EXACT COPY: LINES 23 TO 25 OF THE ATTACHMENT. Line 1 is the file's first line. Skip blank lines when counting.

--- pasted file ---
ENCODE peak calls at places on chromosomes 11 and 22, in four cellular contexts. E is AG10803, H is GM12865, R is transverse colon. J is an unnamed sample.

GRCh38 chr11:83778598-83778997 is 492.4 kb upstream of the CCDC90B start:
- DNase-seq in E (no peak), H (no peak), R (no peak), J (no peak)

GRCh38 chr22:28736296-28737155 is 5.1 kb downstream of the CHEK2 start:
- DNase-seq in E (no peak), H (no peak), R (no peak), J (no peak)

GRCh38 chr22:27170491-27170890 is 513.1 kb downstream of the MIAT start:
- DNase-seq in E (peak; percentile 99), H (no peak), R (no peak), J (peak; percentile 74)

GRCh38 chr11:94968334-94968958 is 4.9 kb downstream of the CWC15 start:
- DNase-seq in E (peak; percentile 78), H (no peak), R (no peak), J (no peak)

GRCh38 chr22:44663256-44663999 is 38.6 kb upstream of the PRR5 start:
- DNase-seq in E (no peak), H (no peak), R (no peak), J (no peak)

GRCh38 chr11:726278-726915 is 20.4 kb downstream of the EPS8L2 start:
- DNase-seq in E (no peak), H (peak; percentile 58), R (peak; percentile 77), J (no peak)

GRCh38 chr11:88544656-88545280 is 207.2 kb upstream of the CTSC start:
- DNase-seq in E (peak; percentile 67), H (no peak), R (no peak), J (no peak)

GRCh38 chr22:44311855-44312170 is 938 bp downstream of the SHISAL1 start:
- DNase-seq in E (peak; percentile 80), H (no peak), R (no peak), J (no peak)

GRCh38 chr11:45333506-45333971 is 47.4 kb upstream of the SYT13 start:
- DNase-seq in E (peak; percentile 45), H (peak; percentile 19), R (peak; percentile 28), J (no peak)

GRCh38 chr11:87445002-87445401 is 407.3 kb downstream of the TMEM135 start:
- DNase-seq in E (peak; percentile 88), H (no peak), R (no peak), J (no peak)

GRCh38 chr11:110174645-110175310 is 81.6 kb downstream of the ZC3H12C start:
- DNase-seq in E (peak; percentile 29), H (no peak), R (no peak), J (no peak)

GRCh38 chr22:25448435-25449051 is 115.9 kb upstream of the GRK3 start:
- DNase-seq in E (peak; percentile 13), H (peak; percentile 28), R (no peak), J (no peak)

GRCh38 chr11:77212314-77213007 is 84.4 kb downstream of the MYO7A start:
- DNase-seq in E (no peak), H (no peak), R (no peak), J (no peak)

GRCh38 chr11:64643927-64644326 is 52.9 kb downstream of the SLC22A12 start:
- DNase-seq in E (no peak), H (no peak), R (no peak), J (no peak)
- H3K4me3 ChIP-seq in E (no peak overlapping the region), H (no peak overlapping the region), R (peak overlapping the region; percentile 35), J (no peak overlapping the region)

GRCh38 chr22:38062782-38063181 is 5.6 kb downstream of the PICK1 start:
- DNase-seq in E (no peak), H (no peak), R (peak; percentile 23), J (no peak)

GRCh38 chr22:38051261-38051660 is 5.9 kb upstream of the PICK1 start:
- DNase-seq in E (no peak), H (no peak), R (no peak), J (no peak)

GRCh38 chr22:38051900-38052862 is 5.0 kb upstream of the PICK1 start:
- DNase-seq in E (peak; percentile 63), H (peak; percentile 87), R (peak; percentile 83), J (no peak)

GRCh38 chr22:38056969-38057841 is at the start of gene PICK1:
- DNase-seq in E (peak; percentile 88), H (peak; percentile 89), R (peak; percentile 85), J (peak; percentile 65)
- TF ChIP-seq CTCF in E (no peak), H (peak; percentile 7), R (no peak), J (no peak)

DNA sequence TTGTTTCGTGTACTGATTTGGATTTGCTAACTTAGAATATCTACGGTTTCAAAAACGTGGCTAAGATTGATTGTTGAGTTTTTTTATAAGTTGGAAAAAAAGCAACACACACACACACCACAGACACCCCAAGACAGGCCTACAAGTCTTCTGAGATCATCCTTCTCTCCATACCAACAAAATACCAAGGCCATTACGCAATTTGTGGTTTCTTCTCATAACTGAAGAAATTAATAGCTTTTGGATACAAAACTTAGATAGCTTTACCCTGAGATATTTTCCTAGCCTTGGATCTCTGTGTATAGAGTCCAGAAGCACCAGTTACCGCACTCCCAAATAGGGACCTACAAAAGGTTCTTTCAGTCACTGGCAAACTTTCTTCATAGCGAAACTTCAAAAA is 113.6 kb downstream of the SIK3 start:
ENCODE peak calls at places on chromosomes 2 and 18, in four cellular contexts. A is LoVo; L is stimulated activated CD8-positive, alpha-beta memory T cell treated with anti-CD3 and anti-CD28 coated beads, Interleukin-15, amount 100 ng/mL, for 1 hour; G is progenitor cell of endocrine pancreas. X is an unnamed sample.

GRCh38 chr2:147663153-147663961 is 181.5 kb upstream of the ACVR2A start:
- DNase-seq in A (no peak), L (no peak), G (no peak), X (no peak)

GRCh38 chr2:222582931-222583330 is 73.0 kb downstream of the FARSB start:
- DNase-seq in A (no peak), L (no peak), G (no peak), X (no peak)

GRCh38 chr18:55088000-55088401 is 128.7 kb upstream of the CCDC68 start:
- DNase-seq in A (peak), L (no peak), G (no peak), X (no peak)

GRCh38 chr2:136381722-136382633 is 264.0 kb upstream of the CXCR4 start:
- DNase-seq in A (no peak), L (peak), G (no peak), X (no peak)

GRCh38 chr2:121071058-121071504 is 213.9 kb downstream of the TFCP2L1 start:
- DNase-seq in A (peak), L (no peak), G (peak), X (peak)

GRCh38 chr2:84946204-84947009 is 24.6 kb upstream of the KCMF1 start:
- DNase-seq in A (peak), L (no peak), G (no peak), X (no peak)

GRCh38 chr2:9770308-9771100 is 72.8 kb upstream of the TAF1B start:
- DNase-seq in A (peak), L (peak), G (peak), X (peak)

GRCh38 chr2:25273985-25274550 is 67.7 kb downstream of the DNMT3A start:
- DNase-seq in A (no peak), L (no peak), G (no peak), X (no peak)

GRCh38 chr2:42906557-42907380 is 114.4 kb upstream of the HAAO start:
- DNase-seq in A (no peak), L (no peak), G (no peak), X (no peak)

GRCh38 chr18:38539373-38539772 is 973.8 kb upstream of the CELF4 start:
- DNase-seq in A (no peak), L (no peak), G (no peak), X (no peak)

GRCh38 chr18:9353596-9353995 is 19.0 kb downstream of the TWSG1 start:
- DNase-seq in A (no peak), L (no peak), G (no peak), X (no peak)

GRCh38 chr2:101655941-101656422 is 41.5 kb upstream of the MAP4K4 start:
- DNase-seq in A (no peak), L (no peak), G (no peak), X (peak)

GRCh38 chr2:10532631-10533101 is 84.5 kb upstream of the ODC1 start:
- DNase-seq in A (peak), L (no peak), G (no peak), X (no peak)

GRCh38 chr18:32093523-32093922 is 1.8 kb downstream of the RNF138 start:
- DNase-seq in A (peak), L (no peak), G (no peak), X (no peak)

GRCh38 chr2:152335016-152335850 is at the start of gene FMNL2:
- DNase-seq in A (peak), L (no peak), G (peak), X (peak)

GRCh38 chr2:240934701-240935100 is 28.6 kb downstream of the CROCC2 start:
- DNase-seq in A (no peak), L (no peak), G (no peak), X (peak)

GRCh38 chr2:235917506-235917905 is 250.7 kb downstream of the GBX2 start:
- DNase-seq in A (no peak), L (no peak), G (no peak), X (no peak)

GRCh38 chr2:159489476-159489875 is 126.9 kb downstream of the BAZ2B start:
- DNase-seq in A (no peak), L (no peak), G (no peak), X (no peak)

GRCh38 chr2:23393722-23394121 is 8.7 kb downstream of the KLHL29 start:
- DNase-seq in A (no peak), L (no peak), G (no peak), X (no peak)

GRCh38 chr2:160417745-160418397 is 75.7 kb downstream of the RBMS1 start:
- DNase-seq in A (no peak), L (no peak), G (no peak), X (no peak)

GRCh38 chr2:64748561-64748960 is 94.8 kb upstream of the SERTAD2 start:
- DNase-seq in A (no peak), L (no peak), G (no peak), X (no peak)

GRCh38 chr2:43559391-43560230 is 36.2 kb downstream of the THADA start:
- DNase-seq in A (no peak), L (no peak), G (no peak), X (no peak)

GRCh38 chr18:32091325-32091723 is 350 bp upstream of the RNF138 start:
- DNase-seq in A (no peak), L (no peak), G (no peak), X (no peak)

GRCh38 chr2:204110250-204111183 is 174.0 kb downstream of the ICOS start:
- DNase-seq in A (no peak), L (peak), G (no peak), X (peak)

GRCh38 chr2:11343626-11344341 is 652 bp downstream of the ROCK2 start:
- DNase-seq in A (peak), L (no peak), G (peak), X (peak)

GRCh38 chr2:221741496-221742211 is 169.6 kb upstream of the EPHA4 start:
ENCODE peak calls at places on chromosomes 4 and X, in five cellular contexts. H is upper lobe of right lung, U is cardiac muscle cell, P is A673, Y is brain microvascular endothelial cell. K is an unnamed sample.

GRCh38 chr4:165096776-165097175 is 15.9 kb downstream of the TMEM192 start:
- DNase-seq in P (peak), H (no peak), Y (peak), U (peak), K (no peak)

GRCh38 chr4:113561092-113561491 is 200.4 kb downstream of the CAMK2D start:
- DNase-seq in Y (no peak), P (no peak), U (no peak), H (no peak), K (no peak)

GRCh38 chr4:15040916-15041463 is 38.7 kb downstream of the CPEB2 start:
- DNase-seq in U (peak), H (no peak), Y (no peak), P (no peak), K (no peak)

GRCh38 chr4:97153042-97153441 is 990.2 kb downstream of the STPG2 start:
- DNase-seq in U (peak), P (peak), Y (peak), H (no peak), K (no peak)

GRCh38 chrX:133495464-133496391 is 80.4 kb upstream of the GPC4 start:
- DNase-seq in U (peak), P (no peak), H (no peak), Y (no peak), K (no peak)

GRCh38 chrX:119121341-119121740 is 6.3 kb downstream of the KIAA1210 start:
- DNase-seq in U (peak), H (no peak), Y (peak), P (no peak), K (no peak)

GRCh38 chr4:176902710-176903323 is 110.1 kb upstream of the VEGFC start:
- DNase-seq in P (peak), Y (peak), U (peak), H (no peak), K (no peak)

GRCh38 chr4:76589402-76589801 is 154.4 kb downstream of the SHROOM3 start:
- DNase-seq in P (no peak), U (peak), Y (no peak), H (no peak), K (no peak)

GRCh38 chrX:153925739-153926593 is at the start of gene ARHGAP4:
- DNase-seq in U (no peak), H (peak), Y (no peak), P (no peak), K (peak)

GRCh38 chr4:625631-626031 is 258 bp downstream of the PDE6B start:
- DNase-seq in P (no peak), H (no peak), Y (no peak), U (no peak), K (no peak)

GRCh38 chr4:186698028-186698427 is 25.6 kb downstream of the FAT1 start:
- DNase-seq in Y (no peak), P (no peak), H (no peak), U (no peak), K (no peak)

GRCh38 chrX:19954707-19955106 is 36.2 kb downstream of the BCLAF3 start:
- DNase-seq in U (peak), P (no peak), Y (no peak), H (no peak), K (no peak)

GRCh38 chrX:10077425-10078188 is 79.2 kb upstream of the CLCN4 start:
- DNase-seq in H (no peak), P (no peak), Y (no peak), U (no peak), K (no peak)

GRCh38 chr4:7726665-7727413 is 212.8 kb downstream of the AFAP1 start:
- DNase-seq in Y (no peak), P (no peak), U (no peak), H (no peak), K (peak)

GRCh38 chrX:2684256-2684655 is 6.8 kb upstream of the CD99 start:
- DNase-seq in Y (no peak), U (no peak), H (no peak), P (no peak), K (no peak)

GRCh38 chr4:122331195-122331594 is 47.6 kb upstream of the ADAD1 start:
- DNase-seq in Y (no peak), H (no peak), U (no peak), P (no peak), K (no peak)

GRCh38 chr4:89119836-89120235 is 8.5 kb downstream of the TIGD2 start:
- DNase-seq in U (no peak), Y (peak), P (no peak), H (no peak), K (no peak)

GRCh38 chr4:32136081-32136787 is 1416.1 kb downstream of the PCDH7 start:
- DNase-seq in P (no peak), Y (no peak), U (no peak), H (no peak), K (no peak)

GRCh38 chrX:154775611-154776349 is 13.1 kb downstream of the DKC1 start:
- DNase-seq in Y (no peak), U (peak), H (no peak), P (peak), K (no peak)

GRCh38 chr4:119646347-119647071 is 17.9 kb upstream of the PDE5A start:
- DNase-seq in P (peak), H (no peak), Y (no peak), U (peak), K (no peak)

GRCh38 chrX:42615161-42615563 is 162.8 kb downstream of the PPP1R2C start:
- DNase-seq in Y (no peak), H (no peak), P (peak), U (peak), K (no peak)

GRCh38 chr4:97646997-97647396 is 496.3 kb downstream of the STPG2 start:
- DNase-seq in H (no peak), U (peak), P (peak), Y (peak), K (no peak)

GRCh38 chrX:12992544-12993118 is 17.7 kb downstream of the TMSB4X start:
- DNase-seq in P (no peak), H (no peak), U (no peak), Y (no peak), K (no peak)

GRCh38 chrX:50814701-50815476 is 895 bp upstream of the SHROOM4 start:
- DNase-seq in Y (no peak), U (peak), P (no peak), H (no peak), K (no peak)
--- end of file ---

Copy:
- DNase-seq in E (peak; percentile 29), H (no peak), R (no peak), J (no peak)

GRCh38 chr22:25448435-25449051 is 115.9 kb upstream of the GRK3 start:
- DNase-seq in E (peak; percentile 13), H (peak; percentile 28), R (no peak), J (no peak)